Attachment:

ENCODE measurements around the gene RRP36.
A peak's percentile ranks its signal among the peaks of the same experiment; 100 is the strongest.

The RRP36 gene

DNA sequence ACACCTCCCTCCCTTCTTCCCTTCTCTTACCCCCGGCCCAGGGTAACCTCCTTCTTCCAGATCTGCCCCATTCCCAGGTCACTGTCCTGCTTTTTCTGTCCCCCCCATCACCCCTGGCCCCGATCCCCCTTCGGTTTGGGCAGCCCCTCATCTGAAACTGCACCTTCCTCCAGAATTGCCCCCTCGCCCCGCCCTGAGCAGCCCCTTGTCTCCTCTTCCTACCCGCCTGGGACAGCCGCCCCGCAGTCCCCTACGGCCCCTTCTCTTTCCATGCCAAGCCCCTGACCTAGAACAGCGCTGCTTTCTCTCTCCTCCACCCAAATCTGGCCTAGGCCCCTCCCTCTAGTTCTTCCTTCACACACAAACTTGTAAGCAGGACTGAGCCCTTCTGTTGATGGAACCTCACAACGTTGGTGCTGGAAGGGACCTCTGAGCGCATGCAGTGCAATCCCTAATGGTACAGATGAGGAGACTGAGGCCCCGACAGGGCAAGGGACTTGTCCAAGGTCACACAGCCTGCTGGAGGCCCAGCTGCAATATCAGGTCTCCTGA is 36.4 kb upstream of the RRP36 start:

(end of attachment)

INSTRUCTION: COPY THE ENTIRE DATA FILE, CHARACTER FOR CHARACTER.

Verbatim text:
ENCODE measurements around the gene RRP36.
A peak's percentile ranks its signal among the peaks of the same experiment; 100 is the strongest.

The RRP36 gene

DNA sequence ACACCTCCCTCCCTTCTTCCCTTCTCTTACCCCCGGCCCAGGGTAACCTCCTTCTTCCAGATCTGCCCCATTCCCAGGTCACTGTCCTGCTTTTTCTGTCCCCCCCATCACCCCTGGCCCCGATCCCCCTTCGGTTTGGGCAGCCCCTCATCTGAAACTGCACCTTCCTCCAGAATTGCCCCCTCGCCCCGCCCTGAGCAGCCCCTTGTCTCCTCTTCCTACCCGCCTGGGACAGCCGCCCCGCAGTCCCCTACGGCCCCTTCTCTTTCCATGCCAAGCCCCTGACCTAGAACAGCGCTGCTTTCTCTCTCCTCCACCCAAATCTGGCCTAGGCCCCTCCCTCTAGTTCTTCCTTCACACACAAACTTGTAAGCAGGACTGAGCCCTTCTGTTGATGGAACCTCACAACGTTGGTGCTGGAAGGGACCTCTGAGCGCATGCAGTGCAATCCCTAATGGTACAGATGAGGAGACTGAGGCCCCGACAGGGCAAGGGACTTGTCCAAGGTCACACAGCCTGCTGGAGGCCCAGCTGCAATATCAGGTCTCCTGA is 36.4 kb upstream of the RRP36 start: